According to the New York Times, business groups are starting to aggressively challenge the growing power of workers’ centers, viewing them as the new face of the labor movement. The business groups argue that because workers’ centers perform traditional union roles of targeting specific employers and pushing them to improve wages, they should “face the same strictures as labor unions under federal law, including detailed financial disclosure, regular election of leaders and bans on certain types of picketing.” The criticism seems to be mounting as the workers’ centers celebrate ever broader public victories: this week, for example, the Coalition of Immokalee Workers announced that Wal-Mart had signed on to its Fair Food Campaign.
The New York Times reports that New York City Mayor Bill DeBlasio will announce plans to significantly increase the number of city businesses required to provide paid sick leave to their employees. Some view the proposal as the first manifestation of DeBlasio’s campaign focus on reducing inequality in New York. The city council passed a bill last year requiring paid sick leave for businesses employing 20 or more employees. DeBlasio’s proposal would be more inclusive, applying to businesses with 5 or more employees, which could affect thousands of additional businesses.
In other New York news, the Times also reports that Mayor DeBlasio appointed Robert Linn and Stanley Brezenoff, two veteran policymakers from the Koch administration, to help negotiate new contracts with each of the city’s 152 bargaining units. The unions are asking for more than $7 billion in retrospective raises, to make up for years during the Bloomberg administration where no raises were given. Though many see Mr. DeBlasio as an ally of the unions, negotiating the new contracts could raise thorny issues. The article notes that “if he gives billions in retroactive pay to workers, he could have to cut spending on schools, the police or parks, or have difficulty financing his plans for universal prekindergarten.”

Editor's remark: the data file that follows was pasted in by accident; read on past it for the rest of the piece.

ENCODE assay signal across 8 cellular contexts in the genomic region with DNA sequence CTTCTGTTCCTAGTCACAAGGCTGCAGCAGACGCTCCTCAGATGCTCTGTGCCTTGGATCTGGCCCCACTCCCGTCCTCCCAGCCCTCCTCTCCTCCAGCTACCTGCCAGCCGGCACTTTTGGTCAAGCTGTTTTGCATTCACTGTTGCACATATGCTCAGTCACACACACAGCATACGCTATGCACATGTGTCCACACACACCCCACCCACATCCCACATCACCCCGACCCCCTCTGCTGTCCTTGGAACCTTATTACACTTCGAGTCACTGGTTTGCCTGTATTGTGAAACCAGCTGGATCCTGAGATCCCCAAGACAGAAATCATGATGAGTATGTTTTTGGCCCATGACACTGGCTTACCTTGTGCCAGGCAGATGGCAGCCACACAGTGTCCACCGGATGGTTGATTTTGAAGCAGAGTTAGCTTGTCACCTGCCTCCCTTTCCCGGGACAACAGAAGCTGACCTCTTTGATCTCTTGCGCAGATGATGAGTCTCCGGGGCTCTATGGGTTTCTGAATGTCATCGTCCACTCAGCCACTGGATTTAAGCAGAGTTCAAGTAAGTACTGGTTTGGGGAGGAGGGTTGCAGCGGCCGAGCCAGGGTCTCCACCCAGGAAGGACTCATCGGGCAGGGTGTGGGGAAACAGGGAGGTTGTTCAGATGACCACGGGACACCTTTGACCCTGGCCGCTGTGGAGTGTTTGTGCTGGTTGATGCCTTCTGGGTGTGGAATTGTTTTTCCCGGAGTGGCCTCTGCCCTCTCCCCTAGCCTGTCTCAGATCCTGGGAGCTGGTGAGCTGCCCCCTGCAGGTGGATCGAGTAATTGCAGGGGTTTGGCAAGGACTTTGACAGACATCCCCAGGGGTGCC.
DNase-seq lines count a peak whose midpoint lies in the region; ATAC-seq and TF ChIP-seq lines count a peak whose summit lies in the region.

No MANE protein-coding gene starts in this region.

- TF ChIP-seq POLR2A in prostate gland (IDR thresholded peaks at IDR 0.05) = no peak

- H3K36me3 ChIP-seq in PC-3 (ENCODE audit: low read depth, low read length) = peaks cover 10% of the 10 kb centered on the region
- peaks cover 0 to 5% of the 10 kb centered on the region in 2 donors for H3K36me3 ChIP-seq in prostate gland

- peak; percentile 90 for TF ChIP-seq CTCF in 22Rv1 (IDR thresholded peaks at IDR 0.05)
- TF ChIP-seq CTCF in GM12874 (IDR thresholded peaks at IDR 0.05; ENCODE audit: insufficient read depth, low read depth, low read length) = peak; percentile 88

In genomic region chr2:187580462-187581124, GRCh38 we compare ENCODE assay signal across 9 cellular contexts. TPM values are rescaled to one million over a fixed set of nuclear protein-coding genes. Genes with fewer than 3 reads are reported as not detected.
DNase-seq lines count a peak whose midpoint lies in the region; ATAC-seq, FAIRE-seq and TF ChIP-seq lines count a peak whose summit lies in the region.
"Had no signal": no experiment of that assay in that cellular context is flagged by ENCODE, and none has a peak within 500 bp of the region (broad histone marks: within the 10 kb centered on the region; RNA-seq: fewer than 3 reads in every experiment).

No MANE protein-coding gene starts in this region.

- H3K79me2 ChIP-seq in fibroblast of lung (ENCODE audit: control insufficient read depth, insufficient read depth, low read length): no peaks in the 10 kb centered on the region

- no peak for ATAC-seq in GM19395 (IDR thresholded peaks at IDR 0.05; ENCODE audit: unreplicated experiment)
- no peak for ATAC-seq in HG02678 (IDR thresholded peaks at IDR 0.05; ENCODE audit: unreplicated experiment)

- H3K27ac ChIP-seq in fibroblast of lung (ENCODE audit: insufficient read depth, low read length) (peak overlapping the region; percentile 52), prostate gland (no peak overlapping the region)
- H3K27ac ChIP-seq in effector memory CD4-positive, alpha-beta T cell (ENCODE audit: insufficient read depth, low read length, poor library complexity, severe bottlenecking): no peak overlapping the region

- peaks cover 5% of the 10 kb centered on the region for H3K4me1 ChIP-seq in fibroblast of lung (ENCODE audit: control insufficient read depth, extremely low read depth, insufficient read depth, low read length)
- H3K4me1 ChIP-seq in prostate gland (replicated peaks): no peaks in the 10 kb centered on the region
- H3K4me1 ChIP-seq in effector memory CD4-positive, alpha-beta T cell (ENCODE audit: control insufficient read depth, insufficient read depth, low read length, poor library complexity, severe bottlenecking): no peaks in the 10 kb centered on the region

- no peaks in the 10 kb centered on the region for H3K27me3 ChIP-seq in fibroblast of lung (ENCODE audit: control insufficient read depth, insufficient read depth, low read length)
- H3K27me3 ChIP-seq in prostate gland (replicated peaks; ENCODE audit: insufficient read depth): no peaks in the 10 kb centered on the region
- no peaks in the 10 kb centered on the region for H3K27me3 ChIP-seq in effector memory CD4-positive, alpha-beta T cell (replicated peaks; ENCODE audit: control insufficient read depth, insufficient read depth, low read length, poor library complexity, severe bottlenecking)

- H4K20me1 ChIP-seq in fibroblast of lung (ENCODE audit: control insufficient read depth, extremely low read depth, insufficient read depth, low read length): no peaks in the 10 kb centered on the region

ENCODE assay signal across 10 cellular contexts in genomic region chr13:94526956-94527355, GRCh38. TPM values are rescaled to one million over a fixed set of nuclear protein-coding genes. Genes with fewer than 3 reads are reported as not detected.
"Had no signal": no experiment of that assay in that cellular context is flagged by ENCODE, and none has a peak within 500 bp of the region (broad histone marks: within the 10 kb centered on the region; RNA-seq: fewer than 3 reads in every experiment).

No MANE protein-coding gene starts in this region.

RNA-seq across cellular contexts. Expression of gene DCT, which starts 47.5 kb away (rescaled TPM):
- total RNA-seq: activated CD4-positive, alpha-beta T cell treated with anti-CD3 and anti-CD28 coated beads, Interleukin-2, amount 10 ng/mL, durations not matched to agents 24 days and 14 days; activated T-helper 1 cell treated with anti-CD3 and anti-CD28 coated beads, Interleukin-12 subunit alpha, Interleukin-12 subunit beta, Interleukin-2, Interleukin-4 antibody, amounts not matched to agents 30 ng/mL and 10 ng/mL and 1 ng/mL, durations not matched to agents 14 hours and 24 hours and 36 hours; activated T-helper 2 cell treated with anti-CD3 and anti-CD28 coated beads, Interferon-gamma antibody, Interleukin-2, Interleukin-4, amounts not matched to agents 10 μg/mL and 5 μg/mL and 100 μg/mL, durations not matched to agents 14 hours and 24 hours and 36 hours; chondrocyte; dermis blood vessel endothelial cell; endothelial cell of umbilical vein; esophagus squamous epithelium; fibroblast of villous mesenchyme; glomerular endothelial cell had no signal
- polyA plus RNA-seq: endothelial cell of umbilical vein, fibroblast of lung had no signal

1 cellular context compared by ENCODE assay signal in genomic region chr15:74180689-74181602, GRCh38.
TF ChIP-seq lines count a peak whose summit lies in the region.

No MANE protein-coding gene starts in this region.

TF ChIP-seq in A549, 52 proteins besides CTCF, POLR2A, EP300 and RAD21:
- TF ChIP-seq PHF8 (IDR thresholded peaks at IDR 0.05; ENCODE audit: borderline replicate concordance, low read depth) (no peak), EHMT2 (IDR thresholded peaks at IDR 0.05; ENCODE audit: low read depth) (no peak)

The Times’ Economix blog features a post by Jared Bernstein, a senior fellow at the Center for Budget and Policy Priorities. Bernstein argues that the traditional unemployment rate calculation is underinclusive, as millions of workers have left the labor force and are not included in the rate. This fact, he argues, significantly weakens the argument that several Republicans voiced this week for not extending unemployment benefits, namely that the benefits are unnecessary because the unemployment rate continues to fall.
The New York Times published an op-ed about the harsh conditions in the Cambodian garment industry. Conditions in the factories have caused mass faintings and sicknesses, which the workers attribute to local guardian spirits known as neak ta. The author contextualizes this as an example of “seemingly magical manifestations [that occur] when indigenous populations first confront industrial capitalism.” She writes that the mass faintings have “reframed the debate” since they resonate so deeply with the local population, and she credits them (along with several independent unions) with recent wage increases and safety improvements in the industry.